Tagged: authoradvice

Feeding Your Muse with Music 0

Sometimes the best way to fill a blank page is to feed your muse with some writing music. While I would love to have a writing table overlooking the ocean near the cliffs of Big Sur, I can still get there with some music to remind me of the atmosphere and the setting. Of course, writing music also helps me get into a new scene or chapter.

Now, this isn’t a treatise on what type of music to listen to. I get inspiration from country, rock, pop, or classical styles. However, it is a reminder that music is a powerful way to get you into a particular place or character’s mind. Is it any wonder music soundtracks often hang with us longer than the film? That is because music feeds our inner muse and makes the story stronger.

Merle Haggard’s Seashores of Old Mexico serves as inspiration for my work in progress, Fish Tacos. The song tells a story of a fugitive on the run who discovers love in Mexico and a reason to stay on the run.

In fact, story songs are often the best for prompting a new story. What happened to the protagonist? As a writer, we can tell their next story. So, dig out those old vinyl records or that lost playlist and listen. You might find a story hidden in the feeling you get from the music. Even our muse needs writing music from time-to-time to keep us writing.



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Book Review – The Ultimate Hero’s Journey: 195 Essential Plot Stages Found in the Best Novels & Movies 0

Well, that’s a mouthful and they had to use an ampersand to make it all fit. However, Neal Soloponte provides 195 plot stages to consider in shaping a novel so the title needs some heft. The Ultimate Hero’s Journey: 195 Essential Plot Stages Found in the Best Novels & Movies delivers so many plot stages that I fell into the rabbit hole Soloponte took in writing this book.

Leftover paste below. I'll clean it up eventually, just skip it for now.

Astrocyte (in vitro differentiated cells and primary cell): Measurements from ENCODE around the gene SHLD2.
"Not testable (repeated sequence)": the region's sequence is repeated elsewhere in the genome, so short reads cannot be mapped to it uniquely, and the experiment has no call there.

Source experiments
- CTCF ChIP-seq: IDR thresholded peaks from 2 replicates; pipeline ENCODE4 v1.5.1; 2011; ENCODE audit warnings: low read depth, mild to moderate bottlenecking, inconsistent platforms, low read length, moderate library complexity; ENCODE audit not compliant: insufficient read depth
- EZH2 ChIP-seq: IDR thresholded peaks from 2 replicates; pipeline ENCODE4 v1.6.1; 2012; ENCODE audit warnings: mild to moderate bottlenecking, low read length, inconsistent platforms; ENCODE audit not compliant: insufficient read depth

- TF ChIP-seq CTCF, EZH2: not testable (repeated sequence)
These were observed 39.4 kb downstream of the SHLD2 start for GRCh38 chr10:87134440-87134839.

Like my favorite, Structuring Your Novel: Essential Keys for Writing an Outstanding Story, by K.M. Weiland, this book provides an outline of what must go into a novel to make the reader want to finish the story. Except this is a scientific look at the process. Soloponte takes Joseph Campbell’s Hero’s Journey canon (I recommend The Power of Myth) and breaks it down further into what needs to happen as the hero journeys from the reactive (ordinary world) to proactive (adventure world) stages of the novel.

Soloponte says that a good novel contains 3 phases:

  1. Something happens
  2. Someone does something about it
  3. Either things change for the good or bad

He then goes on the show the 195 things that have to take place in each of these phases to grab the audience and hold them until the end.

At this point, it gets rather complicated because you can’t see where all of these stages have to land, other than a rough idea of the progression of the plot. So, you have to keep going back and finding out where you’ve been and what you’re missing. I suggest an overlay of the plot stages over Weiland’s model just to keep track of it all (I may work on something to be downloaded later from my Writing Tools page).

Overall, the book is great and revealing as to what goes into a story with many fine examples examined and torn apart by Soloponte. The author says at least 80 percent of the plot stages he has identified will be found in a great novel. Of course, the creative mind may alter the placement of the plot stages, but Soloponte says the plot stags can be found in the most successful novels.

I recommend this book as an excellent resource into what science finds makes a great story. Of course, we are writers and creative license is something we will always take with us.



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